WN: But it’s still basically code systems that Scheidt gave you, right? I mean he could decipher Kryptos if he wanted to, correct?
Sanborn: No, he doesn’t know the solution. I made that very clear that I didn’t want him to be able to decipher what’s going on … that I’d be modifying systems and developing my own, which would make it virtually impossible for him to decipher all of it. I intended the 80 percent (of the text) that’s been deciphered to be deciphered and to be deciphered in stages and relatively quickly.
(WIRED Interview, 01/20/05)
That’s not very reassuring…
“Uh, yeah, like the guy who totally basically taught me everything I know about cryptology and is basically widely accepted as a genius expert in it… yeah, I don’t think he could solve it.”
What the F man? Seriously? Why did he want 80% of it solved quick? Besides, 20% of just the Copperplate ciphertext is 173 letters. K4 is 97.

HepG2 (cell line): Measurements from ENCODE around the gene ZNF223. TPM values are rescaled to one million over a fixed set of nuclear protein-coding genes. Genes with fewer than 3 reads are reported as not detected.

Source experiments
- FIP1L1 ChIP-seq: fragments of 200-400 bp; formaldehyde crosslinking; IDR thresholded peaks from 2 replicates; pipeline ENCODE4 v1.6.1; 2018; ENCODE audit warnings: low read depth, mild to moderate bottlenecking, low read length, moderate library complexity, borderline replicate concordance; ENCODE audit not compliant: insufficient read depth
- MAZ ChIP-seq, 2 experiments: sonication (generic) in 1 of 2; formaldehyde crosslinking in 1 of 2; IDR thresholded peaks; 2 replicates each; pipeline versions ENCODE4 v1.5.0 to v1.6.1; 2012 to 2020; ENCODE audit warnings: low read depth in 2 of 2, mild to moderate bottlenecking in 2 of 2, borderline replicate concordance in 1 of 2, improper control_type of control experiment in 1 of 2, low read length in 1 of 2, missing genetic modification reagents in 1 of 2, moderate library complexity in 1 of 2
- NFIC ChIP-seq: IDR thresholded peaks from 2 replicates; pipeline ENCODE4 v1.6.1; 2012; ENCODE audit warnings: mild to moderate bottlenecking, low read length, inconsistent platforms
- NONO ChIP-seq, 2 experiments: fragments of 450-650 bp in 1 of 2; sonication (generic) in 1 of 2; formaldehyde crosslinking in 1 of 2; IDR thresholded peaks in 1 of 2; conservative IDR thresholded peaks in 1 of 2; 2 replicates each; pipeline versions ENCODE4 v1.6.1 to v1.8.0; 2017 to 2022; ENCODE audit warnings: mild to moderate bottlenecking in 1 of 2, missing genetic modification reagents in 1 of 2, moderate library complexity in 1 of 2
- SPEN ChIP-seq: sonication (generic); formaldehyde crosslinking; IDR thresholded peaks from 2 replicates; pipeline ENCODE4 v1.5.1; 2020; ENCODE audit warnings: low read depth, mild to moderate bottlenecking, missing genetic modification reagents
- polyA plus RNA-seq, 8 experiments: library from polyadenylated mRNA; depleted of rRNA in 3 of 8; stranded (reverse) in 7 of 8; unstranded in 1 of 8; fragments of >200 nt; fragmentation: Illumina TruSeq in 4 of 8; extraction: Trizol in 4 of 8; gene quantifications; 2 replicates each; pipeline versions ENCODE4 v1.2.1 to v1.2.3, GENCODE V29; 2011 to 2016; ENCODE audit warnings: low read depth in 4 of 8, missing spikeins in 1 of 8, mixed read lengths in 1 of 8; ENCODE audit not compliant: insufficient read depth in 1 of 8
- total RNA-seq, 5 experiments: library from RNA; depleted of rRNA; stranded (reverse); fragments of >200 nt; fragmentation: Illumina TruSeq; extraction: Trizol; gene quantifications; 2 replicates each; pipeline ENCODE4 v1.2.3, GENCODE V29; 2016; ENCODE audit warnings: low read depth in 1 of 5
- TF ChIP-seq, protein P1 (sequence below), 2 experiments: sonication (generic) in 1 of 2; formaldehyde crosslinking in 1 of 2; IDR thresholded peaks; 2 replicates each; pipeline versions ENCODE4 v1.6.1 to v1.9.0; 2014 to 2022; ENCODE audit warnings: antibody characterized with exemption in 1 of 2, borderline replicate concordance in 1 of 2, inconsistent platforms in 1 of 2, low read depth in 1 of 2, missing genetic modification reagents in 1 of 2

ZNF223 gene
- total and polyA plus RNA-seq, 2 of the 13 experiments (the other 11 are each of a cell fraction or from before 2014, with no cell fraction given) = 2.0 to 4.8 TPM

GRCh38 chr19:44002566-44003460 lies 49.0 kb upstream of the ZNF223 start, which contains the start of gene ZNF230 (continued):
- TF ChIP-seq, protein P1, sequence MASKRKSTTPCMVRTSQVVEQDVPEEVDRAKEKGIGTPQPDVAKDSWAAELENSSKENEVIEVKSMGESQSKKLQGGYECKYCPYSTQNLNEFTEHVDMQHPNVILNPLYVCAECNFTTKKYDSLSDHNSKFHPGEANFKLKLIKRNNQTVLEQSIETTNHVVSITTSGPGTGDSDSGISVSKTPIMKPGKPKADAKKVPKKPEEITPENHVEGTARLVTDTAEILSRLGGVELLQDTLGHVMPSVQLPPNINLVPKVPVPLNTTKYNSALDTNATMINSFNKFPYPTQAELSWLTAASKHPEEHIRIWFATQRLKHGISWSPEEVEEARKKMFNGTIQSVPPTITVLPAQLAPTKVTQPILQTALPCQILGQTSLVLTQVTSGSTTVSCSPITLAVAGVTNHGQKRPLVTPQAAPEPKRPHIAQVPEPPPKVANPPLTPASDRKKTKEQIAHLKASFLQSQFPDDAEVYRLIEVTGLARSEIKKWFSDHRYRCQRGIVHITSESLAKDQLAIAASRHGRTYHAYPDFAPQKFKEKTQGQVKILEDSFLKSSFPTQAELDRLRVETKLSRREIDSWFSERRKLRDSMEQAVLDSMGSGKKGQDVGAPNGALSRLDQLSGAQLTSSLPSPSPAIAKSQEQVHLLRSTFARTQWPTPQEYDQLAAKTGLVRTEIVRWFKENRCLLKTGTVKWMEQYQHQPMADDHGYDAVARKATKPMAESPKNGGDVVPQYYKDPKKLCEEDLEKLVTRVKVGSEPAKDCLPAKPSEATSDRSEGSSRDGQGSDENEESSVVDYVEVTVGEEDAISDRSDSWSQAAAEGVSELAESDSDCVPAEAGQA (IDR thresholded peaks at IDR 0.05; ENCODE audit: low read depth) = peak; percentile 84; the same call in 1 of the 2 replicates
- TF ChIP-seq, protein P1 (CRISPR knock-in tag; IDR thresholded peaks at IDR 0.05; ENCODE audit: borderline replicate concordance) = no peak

The problem is that Ed probably gave Jim a very logical and straightforward “lesson” for CIA cryptologists that moved gradually between cipher styles and systems while gradually becoming more challenging. Kryptos would probably have been solved multiple times by now if Jim had stuck to the “plan”.
But no, he changed it.
Has Ed tried to solve it and what does he think about Sanborn’s comments?
If I was him I would be worried that I’d inadvertently made it impossible to solve through my “changes”.
He’s not though, and why is that?
It’s good business my friend, it’s good business.
Fame ain’t gonna happen by itself after all.